Healer: Episode 3
Today gives us a pleasantly funny, lighthearted episode with just a tinge of a melancholy undercurrent—an undercurrent I’m sure we’ll be seeing more of as we delve deeper into the mystery that binds together our cast, and the key dates in the past that mark their connection. I’m really enjoying the spirit of tongue-in-cheek fun that marks the present day, because it’s a nice counterbalance to the moody flashbacks that hint at an ominous past.
SONG OF THE DAY
Linus’ Blanket – “Bye Baby” [ Download ]
EPISODE 3 RECAP
Moon-ho dreams. His childhood self runs through the hospital and comes upon Myung-hee noona cradling a newborn baby, looking happy. He smiles tentatively at the baby and offers a teddy bear—just as the baby blanket flies into the air, and suddenly the baby’s gone. Then, so is Myung-hee.
Adult Moon-ho struggles in his sleep while Child Moon-ho races through the streets… turning into Teenage Moon-ho, whose legs sink into the ground that’s turned to mud. He forces his feet onward until he arrives at home, finding it ransacked, and that teddy bear torn open.
With a jerk, Moon-ho wakes up in a cold sweat. He steps into the shower fully clothed, shaken. “My dream is to stop dreaming,” he tells us. “After that day, I keep dreaming that dream. It will be gone for months, but every time I think it might be forgotten, without fail it comes back to me. Because I have committed a sin.”
In the morning, Young-shin regales Dad with a recounting of her heroic rescue of the suicidal unni, whose name is Yeon-hee. She’s so busy with the re-enactment that she doesn’t notice the suspicious guy dressed in black who slips into her house—Jung-hoo’s arrived for more investigation.
She pauses momentarily when Dad asks what she said to make Yeon-hee listen to her, then glosses it over as some random nonsense she made up on the spot. Guess she doesn’t want him feeling bad about her sad history.
Jung-hoo darts for cover when Yeon-hee emerges from her room, but Young-shin doesn’t notice and keeps talking. She tells Dad to keep watch over their guest while she’s at work because they never know when a suicidal person might try again. Dad shushes her before she puts her foot in it (even more), and they ask Yeon-hee whether she has any family or friends she can go to.
She doesn’t, and is scared to return home because “they” will be waiting for her. She pleads to be allowed to stay here, asking Dad to take on her case. Despite their misgivings, dad and daughter can’t turn down someone in need.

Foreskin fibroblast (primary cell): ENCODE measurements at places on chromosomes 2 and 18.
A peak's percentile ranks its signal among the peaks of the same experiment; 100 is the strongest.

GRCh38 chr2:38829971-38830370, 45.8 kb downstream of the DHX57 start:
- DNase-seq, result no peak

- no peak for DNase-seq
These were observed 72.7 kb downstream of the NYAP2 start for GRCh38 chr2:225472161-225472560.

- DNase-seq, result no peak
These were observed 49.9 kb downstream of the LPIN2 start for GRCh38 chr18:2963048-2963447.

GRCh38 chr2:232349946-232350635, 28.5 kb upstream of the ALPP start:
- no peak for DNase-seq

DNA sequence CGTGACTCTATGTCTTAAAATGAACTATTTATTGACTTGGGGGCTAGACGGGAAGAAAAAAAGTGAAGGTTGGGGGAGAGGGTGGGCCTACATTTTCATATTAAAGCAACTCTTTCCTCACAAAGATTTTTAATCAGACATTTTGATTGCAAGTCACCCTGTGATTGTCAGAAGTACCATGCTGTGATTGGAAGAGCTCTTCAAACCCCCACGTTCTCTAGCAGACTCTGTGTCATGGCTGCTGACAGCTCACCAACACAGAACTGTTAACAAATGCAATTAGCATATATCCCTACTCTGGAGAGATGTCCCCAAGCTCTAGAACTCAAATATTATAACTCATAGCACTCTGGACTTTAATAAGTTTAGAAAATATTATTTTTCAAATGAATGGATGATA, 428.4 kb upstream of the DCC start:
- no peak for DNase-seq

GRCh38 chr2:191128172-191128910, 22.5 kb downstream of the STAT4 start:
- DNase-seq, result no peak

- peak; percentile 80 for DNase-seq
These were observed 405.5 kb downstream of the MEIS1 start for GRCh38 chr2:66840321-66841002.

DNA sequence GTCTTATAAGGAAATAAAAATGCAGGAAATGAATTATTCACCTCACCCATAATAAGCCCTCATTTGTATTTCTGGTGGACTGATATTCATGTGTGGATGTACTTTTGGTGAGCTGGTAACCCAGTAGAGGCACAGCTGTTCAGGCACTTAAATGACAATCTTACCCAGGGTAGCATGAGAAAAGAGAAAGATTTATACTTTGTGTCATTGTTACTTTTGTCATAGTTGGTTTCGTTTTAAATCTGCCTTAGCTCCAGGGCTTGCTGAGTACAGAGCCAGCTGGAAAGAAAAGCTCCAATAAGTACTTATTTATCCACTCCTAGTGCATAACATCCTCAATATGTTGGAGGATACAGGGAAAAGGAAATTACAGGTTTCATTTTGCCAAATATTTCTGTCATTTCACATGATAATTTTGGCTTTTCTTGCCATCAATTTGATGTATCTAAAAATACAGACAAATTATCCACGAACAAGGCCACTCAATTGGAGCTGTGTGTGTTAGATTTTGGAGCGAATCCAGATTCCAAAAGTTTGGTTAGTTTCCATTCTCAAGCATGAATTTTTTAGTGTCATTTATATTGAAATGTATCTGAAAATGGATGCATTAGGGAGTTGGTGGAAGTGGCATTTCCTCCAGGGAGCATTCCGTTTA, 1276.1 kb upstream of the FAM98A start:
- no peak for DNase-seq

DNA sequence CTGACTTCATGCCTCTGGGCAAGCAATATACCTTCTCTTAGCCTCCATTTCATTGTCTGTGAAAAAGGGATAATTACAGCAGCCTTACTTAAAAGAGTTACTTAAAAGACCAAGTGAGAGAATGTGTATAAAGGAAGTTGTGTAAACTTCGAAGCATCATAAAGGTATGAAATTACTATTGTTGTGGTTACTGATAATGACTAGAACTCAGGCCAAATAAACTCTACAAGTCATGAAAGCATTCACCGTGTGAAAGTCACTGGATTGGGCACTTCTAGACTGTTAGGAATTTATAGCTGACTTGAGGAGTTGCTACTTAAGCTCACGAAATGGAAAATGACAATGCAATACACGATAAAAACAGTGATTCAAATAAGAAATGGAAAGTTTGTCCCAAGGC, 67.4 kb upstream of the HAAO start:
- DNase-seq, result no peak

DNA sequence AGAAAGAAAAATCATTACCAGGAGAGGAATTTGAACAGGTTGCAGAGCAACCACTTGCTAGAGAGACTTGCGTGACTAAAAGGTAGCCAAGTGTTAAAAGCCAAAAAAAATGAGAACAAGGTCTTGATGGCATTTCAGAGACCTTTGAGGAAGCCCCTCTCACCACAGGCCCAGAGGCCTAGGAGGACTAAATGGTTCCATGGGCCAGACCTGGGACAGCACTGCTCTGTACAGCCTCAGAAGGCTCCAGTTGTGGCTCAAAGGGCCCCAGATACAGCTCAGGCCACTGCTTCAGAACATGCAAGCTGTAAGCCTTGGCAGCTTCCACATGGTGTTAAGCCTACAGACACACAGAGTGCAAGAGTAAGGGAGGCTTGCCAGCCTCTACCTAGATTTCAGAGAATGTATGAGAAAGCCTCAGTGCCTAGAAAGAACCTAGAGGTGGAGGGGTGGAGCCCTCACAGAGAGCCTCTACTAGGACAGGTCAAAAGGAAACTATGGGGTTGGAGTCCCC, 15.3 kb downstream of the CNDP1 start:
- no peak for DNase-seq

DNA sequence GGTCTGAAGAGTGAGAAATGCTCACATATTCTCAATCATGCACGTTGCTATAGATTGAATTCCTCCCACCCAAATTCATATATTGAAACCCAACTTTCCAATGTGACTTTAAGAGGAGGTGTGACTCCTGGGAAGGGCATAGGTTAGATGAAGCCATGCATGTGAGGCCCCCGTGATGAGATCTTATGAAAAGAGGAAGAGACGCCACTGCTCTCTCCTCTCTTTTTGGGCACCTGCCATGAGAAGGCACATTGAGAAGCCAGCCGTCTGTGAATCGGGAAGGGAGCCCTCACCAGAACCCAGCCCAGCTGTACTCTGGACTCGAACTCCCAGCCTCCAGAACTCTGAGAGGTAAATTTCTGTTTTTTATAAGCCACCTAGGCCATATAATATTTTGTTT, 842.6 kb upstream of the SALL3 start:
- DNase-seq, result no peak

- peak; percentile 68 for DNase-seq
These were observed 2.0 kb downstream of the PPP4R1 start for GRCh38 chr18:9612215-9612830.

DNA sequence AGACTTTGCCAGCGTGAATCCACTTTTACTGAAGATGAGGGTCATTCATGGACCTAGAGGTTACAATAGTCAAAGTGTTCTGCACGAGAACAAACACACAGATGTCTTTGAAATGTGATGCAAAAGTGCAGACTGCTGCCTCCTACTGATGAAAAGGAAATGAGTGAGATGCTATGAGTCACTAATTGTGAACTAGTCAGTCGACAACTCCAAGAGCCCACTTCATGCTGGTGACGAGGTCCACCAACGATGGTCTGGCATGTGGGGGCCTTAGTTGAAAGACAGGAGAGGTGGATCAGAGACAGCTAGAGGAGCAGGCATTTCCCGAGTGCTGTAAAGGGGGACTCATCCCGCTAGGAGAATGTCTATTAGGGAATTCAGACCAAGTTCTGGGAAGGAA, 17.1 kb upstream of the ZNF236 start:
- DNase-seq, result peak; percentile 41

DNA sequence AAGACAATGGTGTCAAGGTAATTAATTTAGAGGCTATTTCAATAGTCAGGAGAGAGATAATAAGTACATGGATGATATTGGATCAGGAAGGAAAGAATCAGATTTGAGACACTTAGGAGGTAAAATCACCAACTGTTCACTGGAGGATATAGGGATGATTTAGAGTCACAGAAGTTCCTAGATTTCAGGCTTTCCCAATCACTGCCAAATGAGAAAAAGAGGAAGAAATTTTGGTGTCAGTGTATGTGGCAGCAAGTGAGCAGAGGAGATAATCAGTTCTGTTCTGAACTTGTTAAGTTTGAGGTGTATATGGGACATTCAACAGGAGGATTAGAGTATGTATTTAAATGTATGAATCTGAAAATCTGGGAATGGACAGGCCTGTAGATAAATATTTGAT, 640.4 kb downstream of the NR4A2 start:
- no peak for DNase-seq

Jung-hoo hides a recording device in Dad’s office, pausing to note the family photo, then takes a look in Young-shin’s room, taking note of her cell phone serial number. He has to duck under her bed when Young-shin enters, in a grumpy mood because Dad offered her room to share with unni.
She gripes that Dad knows how she can’t share a room, and casts a dramatic longing look around her precious space… and then starts singing an ode to her bed. The look of bafflement on Jung-hoo’s face is priceless as she dances around, flopping on the bed intermittently, and then drops trou right in front of him to change.
Given how cool and commanding he was in their last encounter with the nail clippers, it’s rather satisfying to see that the almighty Healer isn’t completely unflappable. And then Young-shin kicks her pajama pants under the bed, and they land on Healer’s head. LOL.
Moon-ho arrives at the station and is warned that the boss’s mood is ominous. He heads in to see Min-jae with his trademark charm dialed up to full, but she puts a damper on that by letting him know that his brother is in the building, meeting with the president. Interesting how little of her warnings faze him, but that one tidbit does.
Min-jae tells him to not push too far, then shows him a clip of a recent broadcast. It’s Moon-ho’s latest rogue-anchor antic, wherein he goes off-script to point out the hypocrisy of his station for investigating a story about a company, declining to air the report, and then airing plenty of commercials for said company.
So now, he’s being pulled from the live broadcast, and all of his stories will go through her. He protests (in his usual charmypants way), but Min-jae cuts through the glib talk and tells him to stop playing around now—he may be protected because of his brother’s stature as a media mogul, but the station that is his playground is her life’s work.